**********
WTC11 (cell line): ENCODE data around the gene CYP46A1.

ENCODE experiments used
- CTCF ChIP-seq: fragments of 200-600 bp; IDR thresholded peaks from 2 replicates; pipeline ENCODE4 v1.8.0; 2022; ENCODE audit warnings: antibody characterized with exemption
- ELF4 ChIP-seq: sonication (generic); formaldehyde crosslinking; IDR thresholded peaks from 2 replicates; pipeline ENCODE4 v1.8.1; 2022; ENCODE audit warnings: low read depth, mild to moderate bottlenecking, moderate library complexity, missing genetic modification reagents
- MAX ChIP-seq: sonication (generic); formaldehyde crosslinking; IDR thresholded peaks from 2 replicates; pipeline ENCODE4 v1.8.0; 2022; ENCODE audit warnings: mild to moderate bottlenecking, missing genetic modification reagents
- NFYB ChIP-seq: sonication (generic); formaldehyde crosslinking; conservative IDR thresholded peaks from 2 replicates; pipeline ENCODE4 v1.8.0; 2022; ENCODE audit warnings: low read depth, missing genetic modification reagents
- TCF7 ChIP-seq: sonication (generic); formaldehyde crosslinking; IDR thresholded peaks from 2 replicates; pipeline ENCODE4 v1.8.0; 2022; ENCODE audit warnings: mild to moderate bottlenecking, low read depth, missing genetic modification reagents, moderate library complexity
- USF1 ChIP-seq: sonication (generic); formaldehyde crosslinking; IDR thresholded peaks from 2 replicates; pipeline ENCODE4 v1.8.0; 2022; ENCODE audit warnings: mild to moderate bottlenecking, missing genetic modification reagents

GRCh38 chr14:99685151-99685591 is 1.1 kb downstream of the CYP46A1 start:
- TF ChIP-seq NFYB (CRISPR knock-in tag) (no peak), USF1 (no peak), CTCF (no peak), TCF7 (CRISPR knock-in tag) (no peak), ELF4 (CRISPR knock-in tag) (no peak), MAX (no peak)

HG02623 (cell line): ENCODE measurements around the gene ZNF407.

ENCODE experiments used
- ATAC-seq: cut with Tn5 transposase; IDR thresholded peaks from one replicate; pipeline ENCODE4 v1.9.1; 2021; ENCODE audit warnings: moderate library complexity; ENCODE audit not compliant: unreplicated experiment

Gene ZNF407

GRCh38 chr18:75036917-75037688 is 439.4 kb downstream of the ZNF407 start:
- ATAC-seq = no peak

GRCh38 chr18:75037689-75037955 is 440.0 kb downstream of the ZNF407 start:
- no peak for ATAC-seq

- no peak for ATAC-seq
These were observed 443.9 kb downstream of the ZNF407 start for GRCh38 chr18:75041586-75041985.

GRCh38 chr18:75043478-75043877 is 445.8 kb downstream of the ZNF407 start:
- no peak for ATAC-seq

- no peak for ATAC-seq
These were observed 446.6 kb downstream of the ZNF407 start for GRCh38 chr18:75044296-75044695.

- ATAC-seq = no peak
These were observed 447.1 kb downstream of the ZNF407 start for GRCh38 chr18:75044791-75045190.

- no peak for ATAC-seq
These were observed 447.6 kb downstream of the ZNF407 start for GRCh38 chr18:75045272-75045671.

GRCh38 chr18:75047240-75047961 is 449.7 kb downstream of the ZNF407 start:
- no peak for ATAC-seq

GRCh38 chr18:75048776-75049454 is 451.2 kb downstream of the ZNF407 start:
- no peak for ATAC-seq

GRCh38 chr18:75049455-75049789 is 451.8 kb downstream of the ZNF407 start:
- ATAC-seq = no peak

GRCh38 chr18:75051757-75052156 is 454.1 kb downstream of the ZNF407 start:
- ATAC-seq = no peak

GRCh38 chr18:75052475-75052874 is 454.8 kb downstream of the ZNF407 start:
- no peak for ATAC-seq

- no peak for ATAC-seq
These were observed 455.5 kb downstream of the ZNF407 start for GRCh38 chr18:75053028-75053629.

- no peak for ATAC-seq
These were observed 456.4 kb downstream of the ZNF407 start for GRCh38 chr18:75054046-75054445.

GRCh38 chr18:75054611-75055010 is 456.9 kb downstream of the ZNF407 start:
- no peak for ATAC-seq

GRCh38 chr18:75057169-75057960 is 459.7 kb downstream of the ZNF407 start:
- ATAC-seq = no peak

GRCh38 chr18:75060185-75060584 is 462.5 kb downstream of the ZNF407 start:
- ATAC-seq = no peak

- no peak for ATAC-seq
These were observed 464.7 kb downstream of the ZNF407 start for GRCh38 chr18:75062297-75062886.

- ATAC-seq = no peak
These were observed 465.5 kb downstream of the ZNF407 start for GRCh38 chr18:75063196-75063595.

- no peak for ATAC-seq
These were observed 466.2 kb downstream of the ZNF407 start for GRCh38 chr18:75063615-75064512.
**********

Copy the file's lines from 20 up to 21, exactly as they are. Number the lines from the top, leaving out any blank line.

These were observed 443.9 kb downstream of the ZNF407 start for GRCh38 chr18:75041586-75041985.

GRCh38 chr18:75043478-75043877 is 445.8 kb downstream of the ZNF407 start: